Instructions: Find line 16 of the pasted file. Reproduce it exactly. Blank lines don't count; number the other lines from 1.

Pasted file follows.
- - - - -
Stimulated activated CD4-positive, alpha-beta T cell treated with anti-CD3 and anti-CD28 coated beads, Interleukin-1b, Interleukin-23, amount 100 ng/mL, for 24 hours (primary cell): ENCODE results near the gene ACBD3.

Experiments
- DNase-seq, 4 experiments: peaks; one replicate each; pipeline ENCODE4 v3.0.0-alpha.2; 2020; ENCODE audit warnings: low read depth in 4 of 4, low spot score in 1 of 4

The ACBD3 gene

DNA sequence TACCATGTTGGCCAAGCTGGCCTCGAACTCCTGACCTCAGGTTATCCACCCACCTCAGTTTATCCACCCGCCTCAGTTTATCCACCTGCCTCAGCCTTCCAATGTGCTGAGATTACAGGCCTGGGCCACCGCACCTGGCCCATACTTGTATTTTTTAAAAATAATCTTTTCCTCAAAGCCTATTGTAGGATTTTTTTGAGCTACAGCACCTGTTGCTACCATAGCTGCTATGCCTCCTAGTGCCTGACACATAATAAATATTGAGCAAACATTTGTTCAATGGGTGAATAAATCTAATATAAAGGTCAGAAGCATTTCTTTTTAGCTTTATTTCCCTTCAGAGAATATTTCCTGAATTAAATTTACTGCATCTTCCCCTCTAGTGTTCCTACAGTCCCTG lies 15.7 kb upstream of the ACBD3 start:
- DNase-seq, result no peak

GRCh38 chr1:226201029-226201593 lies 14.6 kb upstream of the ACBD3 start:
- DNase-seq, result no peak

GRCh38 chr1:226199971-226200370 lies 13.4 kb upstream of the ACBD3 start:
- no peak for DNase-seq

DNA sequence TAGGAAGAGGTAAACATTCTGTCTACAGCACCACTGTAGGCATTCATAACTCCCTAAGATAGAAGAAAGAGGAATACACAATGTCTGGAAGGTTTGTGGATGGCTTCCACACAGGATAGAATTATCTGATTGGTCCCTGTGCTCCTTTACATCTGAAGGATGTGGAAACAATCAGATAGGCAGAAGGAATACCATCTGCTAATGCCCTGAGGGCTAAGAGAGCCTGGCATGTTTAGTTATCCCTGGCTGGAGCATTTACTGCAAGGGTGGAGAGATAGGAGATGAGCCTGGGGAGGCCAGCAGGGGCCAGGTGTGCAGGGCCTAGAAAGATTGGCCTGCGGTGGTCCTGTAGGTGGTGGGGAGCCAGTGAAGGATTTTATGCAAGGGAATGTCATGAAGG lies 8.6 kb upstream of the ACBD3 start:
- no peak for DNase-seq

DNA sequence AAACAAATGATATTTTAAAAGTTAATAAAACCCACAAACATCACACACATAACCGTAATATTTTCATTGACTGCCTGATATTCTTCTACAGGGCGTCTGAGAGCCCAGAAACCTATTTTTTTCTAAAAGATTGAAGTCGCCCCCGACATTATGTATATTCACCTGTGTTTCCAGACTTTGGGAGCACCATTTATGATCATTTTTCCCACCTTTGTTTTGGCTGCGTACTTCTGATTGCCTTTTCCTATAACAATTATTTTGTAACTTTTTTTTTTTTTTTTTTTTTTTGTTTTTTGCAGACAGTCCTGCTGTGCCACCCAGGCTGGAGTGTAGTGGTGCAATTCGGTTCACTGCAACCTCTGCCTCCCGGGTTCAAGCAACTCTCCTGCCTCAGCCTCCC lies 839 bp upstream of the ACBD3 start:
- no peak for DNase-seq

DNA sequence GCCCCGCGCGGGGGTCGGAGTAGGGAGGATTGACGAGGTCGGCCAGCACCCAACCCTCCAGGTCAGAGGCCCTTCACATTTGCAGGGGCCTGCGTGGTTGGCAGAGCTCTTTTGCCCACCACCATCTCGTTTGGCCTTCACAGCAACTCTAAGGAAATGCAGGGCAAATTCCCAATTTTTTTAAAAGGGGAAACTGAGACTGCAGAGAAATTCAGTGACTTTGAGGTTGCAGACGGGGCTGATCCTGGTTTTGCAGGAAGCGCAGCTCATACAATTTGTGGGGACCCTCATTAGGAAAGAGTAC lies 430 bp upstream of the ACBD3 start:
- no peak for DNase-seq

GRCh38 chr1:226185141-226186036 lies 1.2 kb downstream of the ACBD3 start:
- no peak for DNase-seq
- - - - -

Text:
- no peak for DNase-seq